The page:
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  5. Glad to share my "sheepish" insights, *adge* and Lisa! : )

    Dina, submission is practically a four-letter word for most folks, esp. women! Probably because it has been confused with some kind of blind, zombie-like obedience, but that's not submission at all.
    The way I was taught is that submission comes from MY heart and is an act of my will. It's not forced on me or demanded by a leader or authority figure (that is tyranny and abuse of power, and describes what Wenda posted on last week).
    When I choose to submit - come under the mission of - a godly leader, I come underneath the protection of that leader's authority and responsibility.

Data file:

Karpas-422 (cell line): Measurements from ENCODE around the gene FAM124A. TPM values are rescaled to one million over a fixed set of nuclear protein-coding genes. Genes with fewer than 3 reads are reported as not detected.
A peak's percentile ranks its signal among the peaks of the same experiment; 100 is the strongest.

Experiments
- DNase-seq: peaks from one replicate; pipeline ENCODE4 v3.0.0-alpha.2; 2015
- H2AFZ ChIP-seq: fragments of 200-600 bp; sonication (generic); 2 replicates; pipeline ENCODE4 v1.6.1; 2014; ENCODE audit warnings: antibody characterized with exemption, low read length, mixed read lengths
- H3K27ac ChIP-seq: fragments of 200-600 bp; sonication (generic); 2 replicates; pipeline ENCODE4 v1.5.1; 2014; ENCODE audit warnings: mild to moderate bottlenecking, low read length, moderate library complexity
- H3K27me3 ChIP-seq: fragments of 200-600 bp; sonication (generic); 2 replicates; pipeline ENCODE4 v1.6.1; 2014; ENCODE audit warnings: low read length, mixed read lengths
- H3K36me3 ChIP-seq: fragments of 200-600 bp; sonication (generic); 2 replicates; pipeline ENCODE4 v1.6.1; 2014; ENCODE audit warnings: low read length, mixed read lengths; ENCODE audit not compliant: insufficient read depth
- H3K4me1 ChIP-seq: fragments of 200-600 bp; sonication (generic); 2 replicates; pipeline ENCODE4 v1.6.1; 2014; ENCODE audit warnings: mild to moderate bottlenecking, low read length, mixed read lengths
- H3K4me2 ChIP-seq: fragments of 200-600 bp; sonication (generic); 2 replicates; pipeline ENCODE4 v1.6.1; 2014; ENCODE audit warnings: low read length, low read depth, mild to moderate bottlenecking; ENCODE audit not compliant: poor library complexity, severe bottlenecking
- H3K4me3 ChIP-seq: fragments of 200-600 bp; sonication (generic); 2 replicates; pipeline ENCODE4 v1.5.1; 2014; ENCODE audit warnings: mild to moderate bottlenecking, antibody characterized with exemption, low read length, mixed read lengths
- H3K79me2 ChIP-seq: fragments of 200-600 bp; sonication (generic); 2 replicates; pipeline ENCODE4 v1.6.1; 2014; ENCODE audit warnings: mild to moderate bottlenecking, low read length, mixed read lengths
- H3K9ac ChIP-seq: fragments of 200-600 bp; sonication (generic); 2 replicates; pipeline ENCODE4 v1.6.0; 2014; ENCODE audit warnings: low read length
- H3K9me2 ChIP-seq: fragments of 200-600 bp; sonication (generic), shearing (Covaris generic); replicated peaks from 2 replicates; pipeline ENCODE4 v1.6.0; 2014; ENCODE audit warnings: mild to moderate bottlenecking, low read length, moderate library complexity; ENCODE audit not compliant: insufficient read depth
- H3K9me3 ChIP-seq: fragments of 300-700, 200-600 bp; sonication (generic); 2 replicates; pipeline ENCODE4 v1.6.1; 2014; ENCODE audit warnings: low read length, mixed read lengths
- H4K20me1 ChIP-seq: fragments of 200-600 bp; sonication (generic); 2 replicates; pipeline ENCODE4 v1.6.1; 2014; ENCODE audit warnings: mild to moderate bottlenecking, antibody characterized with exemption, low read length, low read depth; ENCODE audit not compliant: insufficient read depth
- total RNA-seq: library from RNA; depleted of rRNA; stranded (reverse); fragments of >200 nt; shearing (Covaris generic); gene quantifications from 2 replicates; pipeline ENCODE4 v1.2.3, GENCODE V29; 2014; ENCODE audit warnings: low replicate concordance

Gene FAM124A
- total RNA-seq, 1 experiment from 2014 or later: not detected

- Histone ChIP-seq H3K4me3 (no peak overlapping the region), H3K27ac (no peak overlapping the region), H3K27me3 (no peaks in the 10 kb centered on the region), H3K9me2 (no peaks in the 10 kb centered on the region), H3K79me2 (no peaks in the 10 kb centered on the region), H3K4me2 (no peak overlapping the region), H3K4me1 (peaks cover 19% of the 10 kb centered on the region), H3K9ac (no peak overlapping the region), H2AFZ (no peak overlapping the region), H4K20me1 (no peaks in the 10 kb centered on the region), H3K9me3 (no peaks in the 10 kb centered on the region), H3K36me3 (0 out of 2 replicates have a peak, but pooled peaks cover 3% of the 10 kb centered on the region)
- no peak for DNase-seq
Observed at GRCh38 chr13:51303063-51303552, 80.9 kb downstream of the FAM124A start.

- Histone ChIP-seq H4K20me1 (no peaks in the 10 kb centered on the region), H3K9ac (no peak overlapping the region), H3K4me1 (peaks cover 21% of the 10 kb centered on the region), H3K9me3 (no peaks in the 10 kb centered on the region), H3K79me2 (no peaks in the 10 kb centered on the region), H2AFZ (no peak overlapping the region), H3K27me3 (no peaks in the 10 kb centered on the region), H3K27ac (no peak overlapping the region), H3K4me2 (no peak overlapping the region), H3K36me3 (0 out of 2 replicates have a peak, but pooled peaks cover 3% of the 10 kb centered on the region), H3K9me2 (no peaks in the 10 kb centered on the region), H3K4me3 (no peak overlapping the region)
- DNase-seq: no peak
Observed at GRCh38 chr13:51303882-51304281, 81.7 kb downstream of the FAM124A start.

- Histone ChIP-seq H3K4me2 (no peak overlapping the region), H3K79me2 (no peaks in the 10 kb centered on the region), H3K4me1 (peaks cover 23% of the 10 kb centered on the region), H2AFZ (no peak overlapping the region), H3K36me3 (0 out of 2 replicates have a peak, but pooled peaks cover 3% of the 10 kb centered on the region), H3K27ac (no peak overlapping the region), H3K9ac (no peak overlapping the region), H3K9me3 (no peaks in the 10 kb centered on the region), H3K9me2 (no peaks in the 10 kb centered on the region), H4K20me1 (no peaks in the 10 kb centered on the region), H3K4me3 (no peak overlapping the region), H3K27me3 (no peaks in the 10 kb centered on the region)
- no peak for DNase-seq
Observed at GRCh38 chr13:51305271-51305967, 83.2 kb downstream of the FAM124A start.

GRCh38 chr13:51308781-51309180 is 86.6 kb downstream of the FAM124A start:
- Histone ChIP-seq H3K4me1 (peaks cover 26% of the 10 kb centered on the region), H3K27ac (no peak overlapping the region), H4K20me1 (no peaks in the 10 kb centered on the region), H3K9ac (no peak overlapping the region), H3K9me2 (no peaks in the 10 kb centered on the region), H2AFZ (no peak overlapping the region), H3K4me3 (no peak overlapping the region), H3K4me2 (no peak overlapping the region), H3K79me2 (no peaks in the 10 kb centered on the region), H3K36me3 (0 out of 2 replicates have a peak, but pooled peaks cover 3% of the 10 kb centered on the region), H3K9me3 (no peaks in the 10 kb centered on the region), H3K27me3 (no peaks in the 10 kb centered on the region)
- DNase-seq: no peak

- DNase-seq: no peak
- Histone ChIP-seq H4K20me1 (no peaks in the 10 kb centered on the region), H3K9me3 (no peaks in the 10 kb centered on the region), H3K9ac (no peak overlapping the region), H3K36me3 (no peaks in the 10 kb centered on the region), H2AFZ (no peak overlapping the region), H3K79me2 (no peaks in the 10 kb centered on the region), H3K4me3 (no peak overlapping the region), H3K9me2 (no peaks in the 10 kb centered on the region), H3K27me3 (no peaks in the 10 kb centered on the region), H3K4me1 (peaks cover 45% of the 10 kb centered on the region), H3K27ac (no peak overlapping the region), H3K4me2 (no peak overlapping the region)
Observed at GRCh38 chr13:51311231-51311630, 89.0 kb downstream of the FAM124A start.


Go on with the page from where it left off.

In the case of my husband (they all tend to bark sometimes, don't they?) as the head of the household he is the responsible party. If something goes awry, he is the one left holding the bag, not me. That understanding pushed him into a greater place of prayer, seeking God's will, and being open to and asking for my counsel.
    As a leader, there is nothing more valuable or precious than a person who has chosen to come underneath your God-given mission and work together with you to accomplish that goal!

    Suzie, I have the same challenge with those "mandatory" demands, primarily when I don't understand the "mission" I'm supposed to be submitting to, or when I don't trust/respect the one giving the orders. I try not to be one of those sheep who has to have everything explained, but it sure helps when I know why we're doing something I don't fully comprehend!

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  6. Niki, what a great post. You had me at "Babe," LOL. Love that movie.